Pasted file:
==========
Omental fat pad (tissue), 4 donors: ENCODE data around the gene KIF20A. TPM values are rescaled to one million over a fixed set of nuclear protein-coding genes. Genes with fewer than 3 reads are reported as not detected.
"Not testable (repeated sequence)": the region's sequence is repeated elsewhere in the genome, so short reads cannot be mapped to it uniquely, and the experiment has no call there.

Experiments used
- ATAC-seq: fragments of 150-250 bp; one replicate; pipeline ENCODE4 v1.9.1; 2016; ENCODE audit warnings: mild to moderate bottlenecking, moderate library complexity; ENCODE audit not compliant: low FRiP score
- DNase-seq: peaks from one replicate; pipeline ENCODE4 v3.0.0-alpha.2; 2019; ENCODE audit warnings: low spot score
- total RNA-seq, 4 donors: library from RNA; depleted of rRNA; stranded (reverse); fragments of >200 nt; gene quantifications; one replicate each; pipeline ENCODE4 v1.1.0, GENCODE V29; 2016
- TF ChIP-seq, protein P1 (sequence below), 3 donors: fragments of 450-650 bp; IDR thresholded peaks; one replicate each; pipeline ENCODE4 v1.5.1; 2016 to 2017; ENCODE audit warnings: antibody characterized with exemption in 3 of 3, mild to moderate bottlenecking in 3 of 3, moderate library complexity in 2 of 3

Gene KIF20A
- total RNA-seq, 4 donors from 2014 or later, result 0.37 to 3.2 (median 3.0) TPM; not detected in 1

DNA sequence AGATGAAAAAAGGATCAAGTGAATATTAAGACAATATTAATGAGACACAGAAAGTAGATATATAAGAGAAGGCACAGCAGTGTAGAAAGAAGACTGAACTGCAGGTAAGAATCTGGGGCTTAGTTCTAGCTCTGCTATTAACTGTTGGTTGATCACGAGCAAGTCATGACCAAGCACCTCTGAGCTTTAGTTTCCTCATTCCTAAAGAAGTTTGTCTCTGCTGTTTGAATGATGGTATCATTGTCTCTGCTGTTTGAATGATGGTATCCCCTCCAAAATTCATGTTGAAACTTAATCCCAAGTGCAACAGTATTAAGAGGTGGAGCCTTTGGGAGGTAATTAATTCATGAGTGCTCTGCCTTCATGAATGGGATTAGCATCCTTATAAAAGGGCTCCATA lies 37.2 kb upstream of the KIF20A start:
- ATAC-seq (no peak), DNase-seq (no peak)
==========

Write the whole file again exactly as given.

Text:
Omental fat pad (tissue), 4 donors: ENCODE data around the gene KIF20A. TPM values are rescaled to one million over a fixed set of nuclear protein-coding genes. Genes with fewer than 3 reads are reported as not detected.
"Not testable (repeated sequence)": the region's sequence is repeated elsewhere in the genome, so short reads cannot be mapped to it uniquely, and the experiment has no call there.

Experiments used
- ATAC-seq: fragments of 150-250 bp; one replicate; pipeline ENCODE4 v1.9.1; 2016; ENCODE audit warnings: mild to moderate bottlenecking, moderate library complexity; ENCODE audit not compliant: low FRiP score
- DNase-seq: peaks from one replicate; pipeline ENCODE4 v3.0.0-alpha.2; 2019; ENCODE audit warnings: low spot score
- total RNA-seq, 4 donors: library from RNA; depleted of rRNA; stranded (reverse); fragments of >200 nt; gene quantifications; one replicate each; pipeline ENCODE4 v1.1.0, GENCODE V29; 2016
- TF ChIP-seq, protein P1 (sequence below), 3 donors: fragments of 450-650 bp; IDR thresholded peaks; one replicate each; pipeline ENCODE4 v1.5.1; 2016 to 2017; ENCODE audit warnings: antibody characterized with exemption in 3 of 3, mild to moderate bottlenecking in 3 of 3, moderate library complexity in 2 of 3

Gene KIF20A
- total RNA-seq, 4 donors from 2014 or later, result 0.37 to 3.2 (median 3.0) TPM; not detected in 1

DNA sequence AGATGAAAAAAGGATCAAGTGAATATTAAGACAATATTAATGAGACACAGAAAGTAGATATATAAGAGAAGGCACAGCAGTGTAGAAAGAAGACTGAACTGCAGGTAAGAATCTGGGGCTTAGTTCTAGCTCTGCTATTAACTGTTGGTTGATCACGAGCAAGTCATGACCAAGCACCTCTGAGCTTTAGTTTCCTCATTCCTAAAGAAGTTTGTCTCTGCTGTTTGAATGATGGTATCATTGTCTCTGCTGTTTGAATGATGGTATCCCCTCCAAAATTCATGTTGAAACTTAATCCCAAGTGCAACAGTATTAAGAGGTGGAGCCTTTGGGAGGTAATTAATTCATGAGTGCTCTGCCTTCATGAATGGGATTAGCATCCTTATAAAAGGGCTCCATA lies 37.2 kb upstream of the KIF20A start:
- ATAC-seq (no peak), DNase-seq (no peak)